Today, some may wax poetic about the Red Cars of yesteryear, but Villaraigosa isn’t exactly lobbying for a journey back to the future. His ideas for transit are rooted in his experiences growing up poor with a single mother and taking public mass transportation, by rail and bus, to get around the city. Later in life, during his three campaigns for mayor, he would crisscross his congested city, becoming even more familiar with the transportation system. He sits on the Los Angeles County Metropolitan Transportation Authority, which recently posted his comments from a city hall meeting where the mayor, who has three years left in his term, indicated that the 30/10 Initiative could become his legacy. “I’ve got three years left, I’m not going out on a cot here,” the mayor said. “I want to go out on a train.”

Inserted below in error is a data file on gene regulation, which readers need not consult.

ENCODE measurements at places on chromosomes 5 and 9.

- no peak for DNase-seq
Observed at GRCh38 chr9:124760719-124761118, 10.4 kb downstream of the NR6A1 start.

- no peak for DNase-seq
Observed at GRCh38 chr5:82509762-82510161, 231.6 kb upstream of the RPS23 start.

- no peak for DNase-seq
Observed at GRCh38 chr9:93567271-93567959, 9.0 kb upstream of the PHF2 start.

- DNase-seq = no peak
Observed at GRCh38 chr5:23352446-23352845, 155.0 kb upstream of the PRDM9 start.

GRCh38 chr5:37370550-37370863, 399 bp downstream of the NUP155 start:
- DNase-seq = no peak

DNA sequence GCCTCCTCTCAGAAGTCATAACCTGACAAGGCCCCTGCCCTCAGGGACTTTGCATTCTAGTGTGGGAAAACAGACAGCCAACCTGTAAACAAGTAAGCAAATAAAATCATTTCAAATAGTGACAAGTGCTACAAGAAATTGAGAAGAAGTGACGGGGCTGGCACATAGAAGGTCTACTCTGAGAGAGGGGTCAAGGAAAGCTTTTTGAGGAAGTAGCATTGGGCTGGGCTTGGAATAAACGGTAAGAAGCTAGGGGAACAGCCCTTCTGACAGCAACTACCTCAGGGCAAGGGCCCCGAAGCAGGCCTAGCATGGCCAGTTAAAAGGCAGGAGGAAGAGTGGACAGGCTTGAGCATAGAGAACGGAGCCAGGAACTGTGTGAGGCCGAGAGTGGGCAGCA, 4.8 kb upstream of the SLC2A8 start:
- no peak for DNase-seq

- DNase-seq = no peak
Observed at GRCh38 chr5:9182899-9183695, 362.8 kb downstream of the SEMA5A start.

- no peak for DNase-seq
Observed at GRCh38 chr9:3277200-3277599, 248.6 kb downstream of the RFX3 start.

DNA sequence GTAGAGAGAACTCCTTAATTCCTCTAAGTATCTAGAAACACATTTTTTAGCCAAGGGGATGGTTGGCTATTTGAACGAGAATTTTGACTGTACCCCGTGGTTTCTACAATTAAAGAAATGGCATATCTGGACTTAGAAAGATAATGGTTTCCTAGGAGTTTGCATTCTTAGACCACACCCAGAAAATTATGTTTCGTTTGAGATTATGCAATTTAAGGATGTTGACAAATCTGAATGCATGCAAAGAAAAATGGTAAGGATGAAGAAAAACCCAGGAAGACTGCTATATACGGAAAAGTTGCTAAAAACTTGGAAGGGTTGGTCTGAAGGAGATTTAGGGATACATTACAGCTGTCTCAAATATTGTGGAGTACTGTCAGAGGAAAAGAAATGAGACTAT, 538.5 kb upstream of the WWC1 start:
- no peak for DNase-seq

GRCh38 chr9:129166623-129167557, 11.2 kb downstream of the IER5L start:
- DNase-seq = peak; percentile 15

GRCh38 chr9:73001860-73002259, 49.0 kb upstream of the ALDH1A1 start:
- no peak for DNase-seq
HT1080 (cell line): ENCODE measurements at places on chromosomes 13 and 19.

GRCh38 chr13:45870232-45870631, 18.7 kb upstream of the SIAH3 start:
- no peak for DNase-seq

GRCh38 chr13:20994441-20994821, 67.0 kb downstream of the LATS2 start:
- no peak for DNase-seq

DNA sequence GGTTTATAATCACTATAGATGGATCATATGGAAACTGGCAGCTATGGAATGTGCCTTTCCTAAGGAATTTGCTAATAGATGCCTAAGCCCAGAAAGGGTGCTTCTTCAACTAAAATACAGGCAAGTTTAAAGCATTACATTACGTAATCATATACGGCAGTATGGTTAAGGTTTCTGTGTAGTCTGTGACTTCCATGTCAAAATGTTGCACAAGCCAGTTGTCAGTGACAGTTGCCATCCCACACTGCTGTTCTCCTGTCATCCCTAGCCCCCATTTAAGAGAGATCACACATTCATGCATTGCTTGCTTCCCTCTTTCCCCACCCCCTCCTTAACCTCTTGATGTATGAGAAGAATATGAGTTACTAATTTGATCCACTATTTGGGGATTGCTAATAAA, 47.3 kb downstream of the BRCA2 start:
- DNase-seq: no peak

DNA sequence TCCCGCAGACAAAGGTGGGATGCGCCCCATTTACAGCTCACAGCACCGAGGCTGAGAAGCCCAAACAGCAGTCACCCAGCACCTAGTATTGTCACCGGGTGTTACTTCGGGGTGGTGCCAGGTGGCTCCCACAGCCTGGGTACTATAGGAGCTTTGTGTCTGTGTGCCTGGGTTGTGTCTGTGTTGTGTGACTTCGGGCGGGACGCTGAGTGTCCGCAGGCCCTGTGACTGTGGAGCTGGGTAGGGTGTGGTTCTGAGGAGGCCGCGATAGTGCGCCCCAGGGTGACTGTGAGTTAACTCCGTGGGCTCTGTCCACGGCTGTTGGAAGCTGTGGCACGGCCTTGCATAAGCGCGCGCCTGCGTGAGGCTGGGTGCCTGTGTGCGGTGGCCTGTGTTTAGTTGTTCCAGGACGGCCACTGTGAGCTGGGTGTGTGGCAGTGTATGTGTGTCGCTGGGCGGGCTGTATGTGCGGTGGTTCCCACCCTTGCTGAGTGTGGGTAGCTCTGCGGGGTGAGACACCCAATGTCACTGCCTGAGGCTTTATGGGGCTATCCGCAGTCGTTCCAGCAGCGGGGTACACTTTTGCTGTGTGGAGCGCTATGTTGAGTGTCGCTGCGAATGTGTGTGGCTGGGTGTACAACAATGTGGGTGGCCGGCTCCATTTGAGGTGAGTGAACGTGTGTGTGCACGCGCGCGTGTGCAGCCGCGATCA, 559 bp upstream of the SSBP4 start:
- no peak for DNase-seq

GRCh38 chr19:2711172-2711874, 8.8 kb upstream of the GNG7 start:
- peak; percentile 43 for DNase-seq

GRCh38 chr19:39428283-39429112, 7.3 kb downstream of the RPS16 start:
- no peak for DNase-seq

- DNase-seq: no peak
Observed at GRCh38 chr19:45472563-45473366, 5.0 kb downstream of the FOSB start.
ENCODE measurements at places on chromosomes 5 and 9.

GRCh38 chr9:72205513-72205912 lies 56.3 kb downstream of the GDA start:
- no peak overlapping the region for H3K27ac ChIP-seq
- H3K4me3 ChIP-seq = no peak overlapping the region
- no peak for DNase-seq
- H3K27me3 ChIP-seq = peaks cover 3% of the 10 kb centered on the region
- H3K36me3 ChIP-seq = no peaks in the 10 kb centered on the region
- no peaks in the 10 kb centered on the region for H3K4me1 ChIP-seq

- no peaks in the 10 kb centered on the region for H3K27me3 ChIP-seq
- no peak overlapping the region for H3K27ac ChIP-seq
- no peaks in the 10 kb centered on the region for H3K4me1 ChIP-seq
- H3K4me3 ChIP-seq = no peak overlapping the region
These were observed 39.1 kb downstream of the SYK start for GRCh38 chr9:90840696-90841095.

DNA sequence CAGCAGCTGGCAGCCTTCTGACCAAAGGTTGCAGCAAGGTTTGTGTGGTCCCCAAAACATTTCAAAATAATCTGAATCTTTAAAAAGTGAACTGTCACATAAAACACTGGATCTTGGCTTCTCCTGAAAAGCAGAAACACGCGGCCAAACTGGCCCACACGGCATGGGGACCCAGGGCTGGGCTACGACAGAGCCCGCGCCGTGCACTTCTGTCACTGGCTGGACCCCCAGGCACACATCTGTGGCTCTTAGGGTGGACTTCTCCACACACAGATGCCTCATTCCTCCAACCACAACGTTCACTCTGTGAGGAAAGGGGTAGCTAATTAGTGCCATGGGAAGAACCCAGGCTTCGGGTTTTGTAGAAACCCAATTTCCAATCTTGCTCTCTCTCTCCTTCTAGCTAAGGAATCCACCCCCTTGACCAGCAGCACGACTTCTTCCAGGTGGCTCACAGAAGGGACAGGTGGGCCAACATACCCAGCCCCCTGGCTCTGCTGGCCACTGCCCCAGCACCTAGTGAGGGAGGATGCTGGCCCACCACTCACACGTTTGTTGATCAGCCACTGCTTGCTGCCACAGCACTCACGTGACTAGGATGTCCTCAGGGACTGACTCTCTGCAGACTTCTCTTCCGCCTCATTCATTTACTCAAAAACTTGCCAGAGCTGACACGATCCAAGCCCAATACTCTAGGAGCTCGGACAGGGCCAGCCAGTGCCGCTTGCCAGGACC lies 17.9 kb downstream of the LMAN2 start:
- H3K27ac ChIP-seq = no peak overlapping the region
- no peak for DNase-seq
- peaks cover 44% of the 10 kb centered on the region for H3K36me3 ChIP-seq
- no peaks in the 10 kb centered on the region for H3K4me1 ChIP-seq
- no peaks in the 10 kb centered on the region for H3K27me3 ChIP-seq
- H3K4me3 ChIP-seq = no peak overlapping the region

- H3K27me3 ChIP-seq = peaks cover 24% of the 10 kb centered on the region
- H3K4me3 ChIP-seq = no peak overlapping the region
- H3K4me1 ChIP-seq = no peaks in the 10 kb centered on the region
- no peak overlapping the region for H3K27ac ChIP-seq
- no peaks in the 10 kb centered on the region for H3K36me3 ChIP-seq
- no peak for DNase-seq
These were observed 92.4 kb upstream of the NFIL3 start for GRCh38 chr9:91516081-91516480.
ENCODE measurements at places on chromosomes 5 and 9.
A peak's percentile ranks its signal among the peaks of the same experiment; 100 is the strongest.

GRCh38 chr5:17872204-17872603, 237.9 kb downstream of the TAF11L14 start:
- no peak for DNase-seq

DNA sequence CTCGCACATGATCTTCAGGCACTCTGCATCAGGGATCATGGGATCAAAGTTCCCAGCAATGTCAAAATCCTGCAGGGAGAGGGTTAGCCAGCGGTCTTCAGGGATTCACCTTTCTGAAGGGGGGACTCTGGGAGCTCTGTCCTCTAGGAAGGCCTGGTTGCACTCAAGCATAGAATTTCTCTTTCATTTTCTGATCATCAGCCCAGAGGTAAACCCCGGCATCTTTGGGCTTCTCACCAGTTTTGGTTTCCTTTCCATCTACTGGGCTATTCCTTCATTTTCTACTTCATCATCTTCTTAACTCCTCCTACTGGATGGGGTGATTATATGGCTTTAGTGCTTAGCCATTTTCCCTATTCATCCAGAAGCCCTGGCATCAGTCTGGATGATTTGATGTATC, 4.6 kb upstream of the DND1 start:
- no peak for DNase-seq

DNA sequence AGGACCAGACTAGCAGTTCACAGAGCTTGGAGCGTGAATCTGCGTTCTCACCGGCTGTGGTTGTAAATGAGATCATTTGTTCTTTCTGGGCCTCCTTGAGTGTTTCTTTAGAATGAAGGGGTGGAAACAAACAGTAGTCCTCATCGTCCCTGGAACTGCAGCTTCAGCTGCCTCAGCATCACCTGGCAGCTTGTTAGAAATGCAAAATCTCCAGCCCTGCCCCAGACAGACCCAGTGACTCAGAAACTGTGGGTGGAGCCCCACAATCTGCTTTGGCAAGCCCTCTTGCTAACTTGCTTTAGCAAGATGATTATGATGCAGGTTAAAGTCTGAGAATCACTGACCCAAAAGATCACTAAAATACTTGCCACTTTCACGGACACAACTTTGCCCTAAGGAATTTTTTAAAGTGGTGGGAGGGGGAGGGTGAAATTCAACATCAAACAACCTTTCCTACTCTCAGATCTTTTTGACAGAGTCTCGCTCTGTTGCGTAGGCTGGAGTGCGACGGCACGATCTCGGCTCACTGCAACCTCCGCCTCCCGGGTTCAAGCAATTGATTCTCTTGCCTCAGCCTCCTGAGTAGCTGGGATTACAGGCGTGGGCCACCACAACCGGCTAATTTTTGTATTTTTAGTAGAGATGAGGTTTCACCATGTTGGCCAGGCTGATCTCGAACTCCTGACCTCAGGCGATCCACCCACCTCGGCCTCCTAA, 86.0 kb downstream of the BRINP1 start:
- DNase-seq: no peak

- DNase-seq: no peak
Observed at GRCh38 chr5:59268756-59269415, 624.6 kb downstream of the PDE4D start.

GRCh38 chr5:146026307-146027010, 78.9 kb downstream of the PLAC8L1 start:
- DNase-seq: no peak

Among the dozen projects that would be on the fast track include light rail extensions to Los Angeles International Airport; a long-envisioned subway extension to the city’s Westside providing a high-capacity, high-speed alternative for the 300,000 people who travel to the L.A.’s “second downtown” every day from throughout the county; the Crenshaw Corridor light rail line; a Metro Green Line extension in the South Bay; an Eastside extension of the Metro Gold Line from East Los Angeles; and transit projects serving the San Gabriel and San Fernando Valley.